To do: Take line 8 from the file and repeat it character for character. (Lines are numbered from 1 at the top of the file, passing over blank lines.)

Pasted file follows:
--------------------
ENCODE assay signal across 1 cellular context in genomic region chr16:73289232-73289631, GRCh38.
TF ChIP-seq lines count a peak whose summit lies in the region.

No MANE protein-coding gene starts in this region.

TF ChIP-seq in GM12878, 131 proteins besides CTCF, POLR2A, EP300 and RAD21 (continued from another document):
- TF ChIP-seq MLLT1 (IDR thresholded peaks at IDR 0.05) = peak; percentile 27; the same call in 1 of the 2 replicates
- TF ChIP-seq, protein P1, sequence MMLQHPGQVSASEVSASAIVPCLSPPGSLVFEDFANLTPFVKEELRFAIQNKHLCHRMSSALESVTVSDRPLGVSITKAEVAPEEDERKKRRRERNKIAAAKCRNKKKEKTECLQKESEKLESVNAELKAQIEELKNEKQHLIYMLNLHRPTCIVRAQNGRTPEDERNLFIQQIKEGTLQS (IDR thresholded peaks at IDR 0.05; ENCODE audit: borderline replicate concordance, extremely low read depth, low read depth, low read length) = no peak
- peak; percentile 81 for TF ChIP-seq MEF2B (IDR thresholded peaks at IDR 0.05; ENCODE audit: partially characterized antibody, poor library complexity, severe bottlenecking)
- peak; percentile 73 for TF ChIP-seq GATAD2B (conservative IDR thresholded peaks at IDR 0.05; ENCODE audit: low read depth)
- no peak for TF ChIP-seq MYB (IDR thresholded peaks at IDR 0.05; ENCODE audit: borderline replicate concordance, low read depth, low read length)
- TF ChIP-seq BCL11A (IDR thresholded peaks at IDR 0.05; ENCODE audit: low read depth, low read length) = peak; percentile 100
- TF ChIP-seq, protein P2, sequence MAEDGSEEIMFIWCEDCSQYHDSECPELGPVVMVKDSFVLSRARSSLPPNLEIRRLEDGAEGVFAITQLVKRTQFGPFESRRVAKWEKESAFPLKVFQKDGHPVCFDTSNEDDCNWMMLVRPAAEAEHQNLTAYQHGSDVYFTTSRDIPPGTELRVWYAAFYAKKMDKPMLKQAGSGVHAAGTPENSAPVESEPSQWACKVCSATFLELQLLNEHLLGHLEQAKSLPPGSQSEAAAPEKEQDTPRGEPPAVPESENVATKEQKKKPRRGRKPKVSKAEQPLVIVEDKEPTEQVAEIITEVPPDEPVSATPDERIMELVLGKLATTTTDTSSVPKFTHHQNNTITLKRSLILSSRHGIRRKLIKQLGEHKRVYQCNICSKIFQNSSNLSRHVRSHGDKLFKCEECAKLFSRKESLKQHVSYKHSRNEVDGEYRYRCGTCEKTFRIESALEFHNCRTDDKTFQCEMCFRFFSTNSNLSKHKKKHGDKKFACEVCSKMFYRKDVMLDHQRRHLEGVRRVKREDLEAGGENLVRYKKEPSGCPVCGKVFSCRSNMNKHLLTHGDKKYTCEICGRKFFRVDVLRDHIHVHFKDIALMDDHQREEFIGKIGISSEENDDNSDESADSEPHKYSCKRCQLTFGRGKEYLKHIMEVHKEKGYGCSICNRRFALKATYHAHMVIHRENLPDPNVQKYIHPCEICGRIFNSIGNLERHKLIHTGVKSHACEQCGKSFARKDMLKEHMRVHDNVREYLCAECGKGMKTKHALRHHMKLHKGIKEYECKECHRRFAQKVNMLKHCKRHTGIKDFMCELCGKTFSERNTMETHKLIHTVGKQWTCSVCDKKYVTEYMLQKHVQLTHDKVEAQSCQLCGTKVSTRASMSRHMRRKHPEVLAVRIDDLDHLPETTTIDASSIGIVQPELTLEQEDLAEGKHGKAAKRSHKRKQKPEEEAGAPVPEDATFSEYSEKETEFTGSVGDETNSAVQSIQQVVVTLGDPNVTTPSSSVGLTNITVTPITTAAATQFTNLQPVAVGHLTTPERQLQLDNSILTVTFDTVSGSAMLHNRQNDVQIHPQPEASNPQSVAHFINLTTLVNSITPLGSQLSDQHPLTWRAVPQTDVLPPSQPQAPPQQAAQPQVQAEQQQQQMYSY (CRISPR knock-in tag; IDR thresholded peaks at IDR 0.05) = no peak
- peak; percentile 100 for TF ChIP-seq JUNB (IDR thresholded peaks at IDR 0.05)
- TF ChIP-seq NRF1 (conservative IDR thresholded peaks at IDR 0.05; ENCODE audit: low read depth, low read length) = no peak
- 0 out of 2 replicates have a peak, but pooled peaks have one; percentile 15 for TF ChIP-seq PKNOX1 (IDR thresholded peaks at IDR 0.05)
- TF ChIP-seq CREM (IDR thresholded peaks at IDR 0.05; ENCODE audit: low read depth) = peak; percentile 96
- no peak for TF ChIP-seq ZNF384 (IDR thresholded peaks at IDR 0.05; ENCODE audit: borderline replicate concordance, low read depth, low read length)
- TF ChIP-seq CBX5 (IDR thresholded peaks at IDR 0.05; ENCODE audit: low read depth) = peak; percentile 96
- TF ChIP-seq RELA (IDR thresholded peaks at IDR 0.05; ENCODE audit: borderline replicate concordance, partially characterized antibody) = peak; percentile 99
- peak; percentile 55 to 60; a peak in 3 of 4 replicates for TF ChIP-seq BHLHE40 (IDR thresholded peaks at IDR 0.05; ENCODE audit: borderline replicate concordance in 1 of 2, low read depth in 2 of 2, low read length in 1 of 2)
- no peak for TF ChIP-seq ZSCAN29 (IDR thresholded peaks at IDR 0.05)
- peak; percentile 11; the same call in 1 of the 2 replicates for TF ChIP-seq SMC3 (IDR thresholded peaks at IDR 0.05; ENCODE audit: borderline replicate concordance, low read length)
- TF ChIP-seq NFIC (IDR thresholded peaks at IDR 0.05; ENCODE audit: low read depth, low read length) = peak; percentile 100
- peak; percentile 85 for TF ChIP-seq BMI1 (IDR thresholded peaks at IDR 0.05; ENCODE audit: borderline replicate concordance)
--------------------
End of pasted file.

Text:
- peak; percentile 73 for TF ChIP-seq GATAD2B (conservative IDR thresholded peaks at IDR 0.05; ENCODE audit: low read depth)